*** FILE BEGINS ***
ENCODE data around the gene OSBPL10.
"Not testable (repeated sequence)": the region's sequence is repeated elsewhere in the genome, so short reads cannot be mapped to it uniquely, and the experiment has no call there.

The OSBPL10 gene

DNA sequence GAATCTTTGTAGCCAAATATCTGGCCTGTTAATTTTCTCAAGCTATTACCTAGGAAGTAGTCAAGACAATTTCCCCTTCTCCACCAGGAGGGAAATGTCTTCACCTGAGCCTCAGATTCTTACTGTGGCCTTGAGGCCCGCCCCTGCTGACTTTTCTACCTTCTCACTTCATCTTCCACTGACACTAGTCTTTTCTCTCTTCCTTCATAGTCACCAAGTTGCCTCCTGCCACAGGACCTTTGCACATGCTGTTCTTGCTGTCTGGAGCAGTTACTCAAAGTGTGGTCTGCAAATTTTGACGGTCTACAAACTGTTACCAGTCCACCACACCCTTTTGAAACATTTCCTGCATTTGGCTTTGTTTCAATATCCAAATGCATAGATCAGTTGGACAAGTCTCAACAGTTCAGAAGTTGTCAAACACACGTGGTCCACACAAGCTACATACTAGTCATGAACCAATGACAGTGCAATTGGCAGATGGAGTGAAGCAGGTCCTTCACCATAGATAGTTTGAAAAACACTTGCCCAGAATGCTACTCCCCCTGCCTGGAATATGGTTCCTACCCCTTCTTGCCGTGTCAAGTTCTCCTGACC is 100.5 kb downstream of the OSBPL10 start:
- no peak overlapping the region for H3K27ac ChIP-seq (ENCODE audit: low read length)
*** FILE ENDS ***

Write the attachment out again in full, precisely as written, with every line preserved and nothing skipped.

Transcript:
ENCODE data around the gene OSBPL10.
"Not testable (repeated sequence)": the region's sequence is repeated elsewhere in the genome, so short reads cannot be mapped to it uniquely, and the experiment has no call there.

The OSBPL10 gene

DNA sequence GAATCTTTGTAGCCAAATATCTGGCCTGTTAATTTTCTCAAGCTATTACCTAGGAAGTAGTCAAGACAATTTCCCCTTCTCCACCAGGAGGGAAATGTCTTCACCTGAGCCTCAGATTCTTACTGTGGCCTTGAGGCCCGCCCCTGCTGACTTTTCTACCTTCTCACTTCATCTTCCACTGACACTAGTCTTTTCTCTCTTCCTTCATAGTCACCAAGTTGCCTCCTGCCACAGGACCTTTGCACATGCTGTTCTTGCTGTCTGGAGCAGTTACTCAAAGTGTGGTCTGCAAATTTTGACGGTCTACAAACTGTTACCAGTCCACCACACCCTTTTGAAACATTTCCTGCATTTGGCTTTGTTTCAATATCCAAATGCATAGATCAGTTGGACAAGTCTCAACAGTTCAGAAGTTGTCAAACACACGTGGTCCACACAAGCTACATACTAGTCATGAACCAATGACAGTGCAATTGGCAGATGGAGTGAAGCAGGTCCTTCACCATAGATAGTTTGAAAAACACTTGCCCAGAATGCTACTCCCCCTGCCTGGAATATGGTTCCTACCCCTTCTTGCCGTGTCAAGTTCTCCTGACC is 100.5 kb downstream of the OSBPL10 start:
- no peak overlapping the region for H3K27ac ChIP-seq (ENCODE audit: low read length)